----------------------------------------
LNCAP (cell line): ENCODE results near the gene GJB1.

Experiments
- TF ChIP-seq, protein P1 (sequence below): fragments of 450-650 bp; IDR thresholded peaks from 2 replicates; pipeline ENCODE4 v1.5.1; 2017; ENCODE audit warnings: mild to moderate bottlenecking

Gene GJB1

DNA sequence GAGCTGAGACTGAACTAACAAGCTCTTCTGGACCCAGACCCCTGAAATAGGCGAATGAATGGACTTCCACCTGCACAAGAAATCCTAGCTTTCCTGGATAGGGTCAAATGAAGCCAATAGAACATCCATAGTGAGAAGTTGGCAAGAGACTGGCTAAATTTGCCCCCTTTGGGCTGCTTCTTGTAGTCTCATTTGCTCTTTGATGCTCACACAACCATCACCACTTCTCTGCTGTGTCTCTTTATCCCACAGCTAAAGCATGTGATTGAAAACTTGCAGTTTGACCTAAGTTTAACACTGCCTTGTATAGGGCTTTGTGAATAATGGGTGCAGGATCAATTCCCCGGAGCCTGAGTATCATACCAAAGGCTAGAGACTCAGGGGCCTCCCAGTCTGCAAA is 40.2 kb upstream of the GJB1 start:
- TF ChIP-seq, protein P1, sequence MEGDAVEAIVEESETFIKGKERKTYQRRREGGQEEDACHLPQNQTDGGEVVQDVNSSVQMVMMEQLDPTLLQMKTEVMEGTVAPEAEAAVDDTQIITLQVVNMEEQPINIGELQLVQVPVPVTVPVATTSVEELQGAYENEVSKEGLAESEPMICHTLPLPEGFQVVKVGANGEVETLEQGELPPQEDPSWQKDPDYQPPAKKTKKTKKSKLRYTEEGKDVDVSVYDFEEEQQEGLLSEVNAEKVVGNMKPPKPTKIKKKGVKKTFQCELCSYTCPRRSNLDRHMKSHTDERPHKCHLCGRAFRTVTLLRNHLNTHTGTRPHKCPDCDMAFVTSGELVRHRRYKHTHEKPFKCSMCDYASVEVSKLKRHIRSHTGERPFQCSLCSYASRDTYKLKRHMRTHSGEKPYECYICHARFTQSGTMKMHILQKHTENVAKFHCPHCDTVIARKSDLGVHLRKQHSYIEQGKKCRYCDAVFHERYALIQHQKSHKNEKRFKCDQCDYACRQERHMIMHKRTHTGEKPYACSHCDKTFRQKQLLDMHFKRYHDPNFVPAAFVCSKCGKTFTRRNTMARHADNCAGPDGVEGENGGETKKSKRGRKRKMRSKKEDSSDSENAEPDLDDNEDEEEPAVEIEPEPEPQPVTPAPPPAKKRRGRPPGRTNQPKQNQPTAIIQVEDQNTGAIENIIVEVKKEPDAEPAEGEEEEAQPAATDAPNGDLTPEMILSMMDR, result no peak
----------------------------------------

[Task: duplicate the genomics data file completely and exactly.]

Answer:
LNCAP (cell line): ENCODE results near the gene GJB1.

Experiments
- TF ChIP-seq, protein P1 (sequence below): fragments of 450-650 bp; IDR thresholded peaks from 2 replicates; pipeline ENCODE4 v1.5.1; 2017; ENCODE audit warnings: mild to moderate bottlenecking

Gene GJB1

DNA sequence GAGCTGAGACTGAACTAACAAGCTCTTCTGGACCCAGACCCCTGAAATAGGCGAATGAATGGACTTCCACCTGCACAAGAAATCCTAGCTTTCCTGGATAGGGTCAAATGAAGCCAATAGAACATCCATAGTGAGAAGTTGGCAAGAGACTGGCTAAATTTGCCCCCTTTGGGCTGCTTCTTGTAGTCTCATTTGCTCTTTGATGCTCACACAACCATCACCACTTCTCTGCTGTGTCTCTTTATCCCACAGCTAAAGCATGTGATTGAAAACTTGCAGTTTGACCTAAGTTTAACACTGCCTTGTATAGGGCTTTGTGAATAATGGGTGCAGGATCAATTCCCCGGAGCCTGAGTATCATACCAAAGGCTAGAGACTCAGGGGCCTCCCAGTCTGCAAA is 40.2 kb upstream of the GJB1 start:
- TF ChIP-seq, protein P1, sequence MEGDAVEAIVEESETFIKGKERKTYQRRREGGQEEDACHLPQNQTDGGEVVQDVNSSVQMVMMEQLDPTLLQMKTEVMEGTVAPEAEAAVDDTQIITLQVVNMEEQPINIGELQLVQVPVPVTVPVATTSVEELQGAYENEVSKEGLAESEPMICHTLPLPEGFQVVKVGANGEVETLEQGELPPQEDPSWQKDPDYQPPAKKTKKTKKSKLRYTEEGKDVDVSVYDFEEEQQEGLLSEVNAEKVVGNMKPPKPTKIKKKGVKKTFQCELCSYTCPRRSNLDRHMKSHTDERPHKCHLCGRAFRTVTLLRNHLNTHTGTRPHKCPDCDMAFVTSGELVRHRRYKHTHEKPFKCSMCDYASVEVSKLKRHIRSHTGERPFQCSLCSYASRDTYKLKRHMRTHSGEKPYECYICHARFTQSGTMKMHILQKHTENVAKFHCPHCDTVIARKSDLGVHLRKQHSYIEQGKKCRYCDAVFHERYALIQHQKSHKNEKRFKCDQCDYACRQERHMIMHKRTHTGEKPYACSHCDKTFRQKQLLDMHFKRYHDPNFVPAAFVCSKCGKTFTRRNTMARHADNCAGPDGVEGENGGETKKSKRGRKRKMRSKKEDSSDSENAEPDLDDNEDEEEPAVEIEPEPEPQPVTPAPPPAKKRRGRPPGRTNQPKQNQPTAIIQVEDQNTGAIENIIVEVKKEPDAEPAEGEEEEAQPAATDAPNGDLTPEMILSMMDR, result no peak